CIOs discuss IT’s role in shaping the future of work at CIO Day

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During a panel discussion at CIO Day, IT leaders shared insights on deploying AI tools within their organisations and how these innovations are transforming their work environments.

José Soares, IT director at The Capital Hotel Group, Keneilwe Gwabeni, CIO at Assupol, and Dr Angus Hay, regional executive for South Africa at African Data Centres, highlighted personalisation, repurposing roles and infrastructure having been pivotal in shaping the future of work in their organisations.

Angus, addressing a common misconception about AI, said, “The general public perceives AI as merely a tool for school assignments, but it has far greater potential than that.” According to Angus, the basic underlying technologies and neural networks are much more useful in running the things that people can’t do.

“In our data centre environments, we have put down what we call a data centre infrastructure management system: it can monitor the power, humanity in our data centres, and a 3D/digital twin of the environment. The AI optimises the entire mechanical environment in the data centre,” Angus explained.

“AI allows us to optimise the environment, thus saving at least 30 percent energy in our data centres. It simply does the things human-being won’t be able to do – AI is a set of tools much bigger than your ChatGPT, and using these tools is improving efficiencies, and helping businesses work better.”

That personal touch

José, on the other hand, spoke about the innovations that have changed how people work in the hospitality industry. “We’re working with predictive models that are able to streamline the processes at our hotels,” he explained, “focal points where people can now engage with guests effortlessly.”

José explained that even before experimenting with these AI tools, he and his team had to identify where the greatest friction was as far as the hotel experience was concerned.

“Hotel guests’ biggest problem is always having to produce their IDs everytime they return to a hotel they once stayed at before, which creates enormous friction at the front desk,” he says. “So we had to create a paperless system that wasn’t groundbreaking, but introducing a digital check-in system allowed our staff to be faster, and created that personalisation for our guests (getting a better view of who the guest is, where they stay, and what they like), feeding that information back to reservation station in real-time.”

He noted that digitalising has addressed the check-in friction, but most importantly didn’t take any jobs away: “You still need the person at the front desk, but now they’re no longer buried behind the computer recapturing guest information, but rather engaging with them one-on-one for the personalised experience,” he added.

From a collaborative perspective, José reflected on a lesson he had learned about how important it is to get buy-in from your stakeholders. “If IT is trying to work with operations, for example, it’s important not to dictate to them, but rather bring them along on the journey – it’s about getting their buy-in, which is informed by how you, as the initiator, have taken into account the operational factors linked to the way of work.”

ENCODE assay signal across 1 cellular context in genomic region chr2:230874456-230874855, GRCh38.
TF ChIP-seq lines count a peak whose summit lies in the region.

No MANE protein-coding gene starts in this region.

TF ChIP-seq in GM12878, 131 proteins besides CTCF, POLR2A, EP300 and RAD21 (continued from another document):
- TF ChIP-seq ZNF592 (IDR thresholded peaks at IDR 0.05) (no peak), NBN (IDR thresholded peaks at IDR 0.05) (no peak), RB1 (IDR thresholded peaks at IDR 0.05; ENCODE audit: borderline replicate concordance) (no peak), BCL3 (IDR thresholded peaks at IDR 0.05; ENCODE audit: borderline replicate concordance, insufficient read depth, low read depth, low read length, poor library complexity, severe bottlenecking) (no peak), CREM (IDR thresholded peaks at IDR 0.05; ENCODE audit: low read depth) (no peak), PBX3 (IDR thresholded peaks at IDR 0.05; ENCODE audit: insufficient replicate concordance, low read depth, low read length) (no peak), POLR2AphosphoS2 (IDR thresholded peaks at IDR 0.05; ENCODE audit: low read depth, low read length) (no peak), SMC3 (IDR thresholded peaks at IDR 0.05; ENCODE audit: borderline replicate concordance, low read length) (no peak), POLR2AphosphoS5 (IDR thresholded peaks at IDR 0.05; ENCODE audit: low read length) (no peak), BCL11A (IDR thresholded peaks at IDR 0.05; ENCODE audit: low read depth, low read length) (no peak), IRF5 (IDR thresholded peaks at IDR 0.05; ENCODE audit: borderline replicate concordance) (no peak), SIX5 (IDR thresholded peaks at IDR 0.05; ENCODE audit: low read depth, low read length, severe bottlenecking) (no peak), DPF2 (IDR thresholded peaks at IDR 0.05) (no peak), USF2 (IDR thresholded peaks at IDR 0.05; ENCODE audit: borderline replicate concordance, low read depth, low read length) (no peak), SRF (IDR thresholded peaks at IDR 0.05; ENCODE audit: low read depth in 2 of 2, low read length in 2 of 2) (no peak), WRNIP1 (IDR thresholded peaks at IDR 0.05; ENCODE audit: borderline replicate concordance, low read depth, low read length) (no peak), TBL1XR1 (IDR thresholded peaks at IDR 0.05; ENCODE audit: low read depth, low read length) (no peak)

One guest in the group discussion shared their experience with collaboration tools that they had introduced in their organisation – allowing them to work remotely. “I believe that Covid-19 was a blessing in disguise in a way, because we got used to working at home and it allowed us to embrace the collaboration tools we brought in during the Covid-19 pandemic,” she noted.

The challenge now, she explained, is that things are back to normal and people are expected to return to the office despite having become used to working with these collaboration technologies. “It’s no longer convenient for the companies now for people to work remotely. Their strategy has changed, and now technology that can help employees be more productive just sits there, not being utilised.”

New roles and greater value

According to Keneilwe, the way people work will transform and they will no longer be doing mundane tasks, but rather focus on more meaningful tasks. “This means that organisations will have to repurpose those roles, because they will be fully automated. Those roles will need to work with automation to achieve greater value, which means that leaders will then have to conduct an intentional skills gap assessment – to create greater value – linked to broader strategic objectives.”

Keneilwe spoke about how she has experimented with RPA and using avatars as far as training is concerned. “I played around with an AI platform myself and it had me thinking about what would happen to the trainers if they are replaced with AI,” she said. “However, my role as CIO is creating new roles that work alongside technology (automation).”

Angus noted that it all starts with infrastructure, the service layer which is something people rarely think about, the internet “dumb network”. He highlighted three major components to ensure that infrastructure works.

“Firstly, reliability, referring to the energy supply to the data centre. Secondly, security, not in terms of cybersecurity, but the physical security at the data centre to protect personal data. Lastly, connectivity, ensuring dependable and secure networks for customers,” he concluded.

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